Cohorts in chronic disease research: experiences from the PRO-LIFE cohort, Varkala, South India
© Kutty; licensee BioMed Central Ltd. 2013
Published: 30 August 2013
This study demonstrates the setting up of a cohort study in a resource poor setting. The study began as an initial survey in 2001 conducted at Varkala, Kerala by Health Action by People, a non-profit research group. It was a cross sectional study of all households in seven Panchayaths and an urban segment coming under the ICDS (Integrated Child Development Scheme) block.
Eventually with multiple funding sources, the study was extended as a cohort study, in the form of a registry for births, deaths and major health events in the community from 2002- 2006. The cohort was named PRO-LIFE (Population registry of lifestyle diseases) with the objectives of setting up a community registry for coronary disease, hypertension, stroke, COPD & type 2 diabetes and to initiate community level action for prevention of these diseases.
The study was conducted by trained grass root level workers of the ICDS programme and the comprehensive survey included socio-demographic characteristics, food frequency information, detailed lifestyle attributes and information on births and deaths. A cause of death analysis was also conducted during the period 2002-2006 which showed a similarity with USA except neoplasms. However the age standardised death rates were much higher than USA. Other findings include a high suicide rate among the young population, higher prevalence of diabetes in the affluent group and a reduced relative risk for mortality from coronary heart disease in more physically active men and women.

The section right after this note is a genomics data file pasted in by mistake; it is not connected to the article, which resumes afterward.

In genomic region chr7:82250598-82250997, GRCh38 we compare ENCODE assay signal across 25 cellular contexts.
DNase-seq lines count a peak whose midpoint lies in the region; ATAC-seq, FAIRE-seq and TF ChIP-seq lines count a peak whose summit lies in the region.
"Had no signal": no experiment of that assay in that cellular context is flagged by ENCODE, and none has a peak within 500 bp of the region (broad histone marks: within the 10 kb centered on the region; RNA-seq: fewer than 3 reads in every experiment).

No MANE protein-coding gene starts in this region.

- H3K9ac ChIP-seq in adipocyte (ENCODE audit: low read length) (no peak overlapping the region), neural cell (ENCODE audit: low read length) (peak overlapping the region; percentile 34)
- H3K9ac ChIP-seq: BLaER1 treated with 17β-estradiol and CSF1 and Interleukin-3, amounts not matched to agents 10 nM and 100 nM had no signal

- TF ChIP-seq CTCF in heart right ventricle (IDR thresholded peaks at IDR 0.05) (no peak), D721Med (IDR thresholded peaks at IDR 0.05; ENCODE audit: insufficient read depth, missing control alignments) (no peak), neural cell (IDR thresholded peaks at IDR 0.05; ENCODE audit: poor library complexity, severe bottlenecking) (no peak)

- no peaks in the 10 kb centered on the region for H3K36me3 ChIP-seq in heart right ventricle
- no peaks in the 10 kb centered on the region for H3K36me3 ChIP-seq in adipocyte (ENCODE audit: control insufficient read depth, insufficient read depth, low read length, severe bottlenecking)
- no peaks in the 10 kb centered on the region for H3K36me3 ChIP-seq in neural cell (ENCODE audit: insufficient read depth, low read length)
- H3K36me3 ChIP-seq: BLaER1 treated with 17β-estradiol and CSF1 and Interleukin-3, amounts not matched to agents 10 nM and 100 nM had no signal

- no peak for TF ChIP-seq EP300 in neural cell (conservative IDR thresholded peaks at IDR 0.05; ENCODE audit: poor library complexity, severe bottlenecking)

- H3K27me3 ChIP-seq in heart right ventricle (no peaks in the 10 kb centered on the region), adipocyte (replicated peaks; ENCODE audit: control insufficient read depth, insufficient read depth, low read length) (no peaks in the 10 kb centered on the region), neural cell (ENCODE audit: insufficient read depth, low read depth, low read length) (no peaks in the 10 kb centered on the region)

The follow up was stopped after 2006 due to lack of funds and unreliable collection of information. It is currently proposed to resurvey the project population including anthropometry and biochemical profile with periodic follow up and fool proof system of reporting births, deaths and major events. The experience showed that full support of the local self government and political units is very important. Existing health workers need to be carefully selected for long term follow up. Discussion points included the reasons for high suicide rate among young females and the social gradient of non-communicable diseases. The high rate of suicide among youngsters may be due to their high aspirations and pressures such as entrance examinations. The higher prevalence of non-communicable diseases in the affluent classes may be due to their lifestyle, however it may change very soon as we move from a situation of food scarcity to plenty of food.
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